Double Dragon games uses the button combination A+B to jump. It is almost impossible to require for the player to press those buttons at the same time, so when the game detect that A or B is pressed, very likely it waits a few frames to see if the player press the other button, if yes then the main character jumps, if no then it punches or kicks. 11 frames still sounds like quite a lot, are sure sure it's not less ? I'd say it's probably about 5 frames, although this must be verified. Also, one frame delay is compulsory because there's one frame delay between when the game decides to run the logic and when it's actually shown on screen.


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PostPosted: Wed Sep 13, 2017 8:10 am 
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Bregalad wrote:
Double Dragon games uses the button combination A+B to jump. It is almost impossible to require for the player to press those buttons at the same time, so when the game detect that A or B is pressed, very likely it waits a few frames to see if the player press the other button

Very interesting, hadn't thought of that. The thing is, it doesn't just wait that long for A or B, it waits that long for any d-pad button too. That would have been unnecessary, imo.

Bregalad wrote:
11 frames still sounds like quite a lot, are sure sure it's not less ?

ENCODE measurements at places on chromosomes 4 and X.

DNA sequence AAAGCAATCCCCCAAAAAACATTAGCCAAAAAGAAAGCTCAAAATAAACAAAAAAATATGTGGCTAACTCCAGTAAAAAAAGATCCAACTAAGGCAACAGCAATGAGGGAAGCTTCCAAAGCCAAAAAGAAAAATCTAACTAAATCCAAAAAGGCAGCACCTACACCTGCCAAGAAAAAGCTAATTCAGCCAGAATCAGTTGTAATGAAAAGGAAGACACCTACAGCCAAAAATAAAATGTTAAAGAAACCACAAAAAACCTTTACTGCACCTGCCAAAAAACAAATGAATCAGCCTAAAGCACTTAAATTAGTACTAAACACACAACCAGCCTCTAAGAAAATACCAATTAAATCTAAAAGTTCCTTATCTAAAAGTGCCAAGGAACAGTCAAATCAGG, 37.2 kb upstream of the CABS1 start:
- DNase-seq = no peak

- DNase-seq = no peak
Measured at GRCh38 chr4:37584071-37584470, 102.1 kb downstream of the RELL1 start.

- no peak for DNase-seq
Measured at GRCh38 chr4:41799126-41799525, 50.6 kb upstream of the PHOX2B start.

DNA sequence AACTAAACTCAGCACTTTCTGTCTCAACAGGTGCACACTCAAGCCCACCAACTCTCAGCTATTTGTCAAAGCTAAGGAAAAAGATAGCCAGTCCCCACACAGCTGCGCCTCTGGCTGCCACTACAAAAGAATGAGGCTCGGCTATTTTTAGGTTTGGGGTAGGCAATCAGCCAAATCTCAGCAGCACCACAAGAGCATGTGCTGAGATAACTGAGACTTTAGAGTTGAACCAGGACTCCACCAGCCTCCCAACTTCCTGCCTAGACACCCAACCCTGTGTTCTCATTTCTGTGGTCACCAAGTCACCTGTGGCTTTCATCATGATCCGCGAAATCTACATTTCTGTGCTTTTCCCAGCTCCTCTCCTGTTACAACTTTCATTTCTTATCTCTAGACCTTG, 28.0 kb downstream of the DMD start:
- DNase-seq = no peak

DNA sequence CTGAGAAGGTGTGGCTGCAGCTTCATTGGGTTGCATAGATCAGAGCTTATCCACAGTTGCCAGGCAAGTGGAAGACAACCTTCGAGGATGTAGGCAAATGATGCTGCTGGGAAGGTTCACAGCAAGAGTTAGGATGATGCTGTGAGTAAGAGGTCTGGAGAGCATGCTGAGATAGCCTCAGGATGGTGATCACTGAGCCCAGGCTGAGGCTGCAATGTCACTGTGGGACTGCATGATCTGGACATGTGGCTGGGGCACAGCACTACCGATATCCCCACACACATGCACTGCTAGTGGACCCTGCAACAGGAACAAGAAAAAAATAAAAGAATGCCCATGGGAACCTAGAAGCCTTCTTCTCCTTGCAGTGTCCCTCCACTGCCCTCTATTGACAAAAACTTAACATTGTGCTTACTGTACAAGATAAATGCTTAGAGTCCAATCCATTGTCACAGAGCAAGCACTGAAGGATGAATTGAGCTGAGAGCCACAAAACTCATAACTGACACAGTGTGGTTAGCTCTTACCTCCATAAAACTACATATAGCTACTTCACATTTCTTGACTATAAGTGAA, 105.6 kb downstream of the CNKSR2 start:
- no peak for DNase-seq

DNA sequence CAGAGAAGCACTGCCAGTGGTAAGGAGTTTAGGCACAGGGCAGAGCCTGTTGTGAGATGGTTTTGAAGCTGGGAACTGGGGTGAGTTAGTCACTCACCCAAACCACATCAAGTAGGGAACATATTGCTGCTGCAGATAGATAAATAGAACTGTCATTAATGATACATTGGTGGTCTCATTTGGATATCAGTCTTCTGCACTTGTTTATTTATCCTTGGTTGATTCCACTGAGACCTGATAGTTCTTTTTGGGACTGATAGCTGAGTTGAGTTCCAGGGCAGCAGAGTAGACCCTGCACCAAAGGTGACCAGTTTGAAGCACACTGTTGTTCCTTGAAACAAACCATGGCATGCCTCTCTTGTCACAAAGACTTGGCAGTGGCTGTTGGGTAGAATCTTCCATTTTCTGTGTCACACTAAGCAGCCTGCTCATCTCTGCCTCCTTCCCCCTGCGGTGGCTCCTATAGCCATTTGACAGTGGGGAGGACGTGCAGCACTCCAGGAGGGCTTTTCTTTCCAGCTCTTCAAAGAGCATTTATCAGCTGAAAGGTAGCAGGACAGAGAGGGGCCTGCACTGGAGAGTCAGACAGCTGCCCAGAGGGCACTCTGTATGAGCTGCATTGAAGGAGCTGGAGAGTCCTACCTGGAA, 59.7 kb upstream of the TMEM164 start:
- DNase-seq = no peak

As I said in the original post, it is at a minimum 3, and sometimes more, up to 11.

Bregalad wrote:
Also, one frame delay is compulsory because there's one frame delay between when the game decides to run the logic and when it's actually shown on screen.

Yes, I already had understood this on the original post. See the list of games that take 2 frame advances to react.

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PostPosted: Wed Sep 13, 2017 8:28 am 
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Re:input lag

Consider that some games might be doing acceleration at the sub-pixel level. So, it might only be moving the main character 0.3 pixels for the first few frames...making it appear like no movement has taken place.

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PostPosted: Wed Sep 13, 2017 8:36 am 
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I once came to the conclusion that the game logic could be simplified a bit if video rendering lagged behind by one frame. There are certain inconsistencies involving object interactions and the camera (e.g. the camera follows the player, that can have its position modified by obstacles, that need the final position of the camera to be drawn) that can be avoided if you rendering everything one frame late, when all objects are guaranteed to have their final positions and states. There are of course solutions that don't require any lag, but they often require more CPU time (e.g. visiting objects more than once per frame).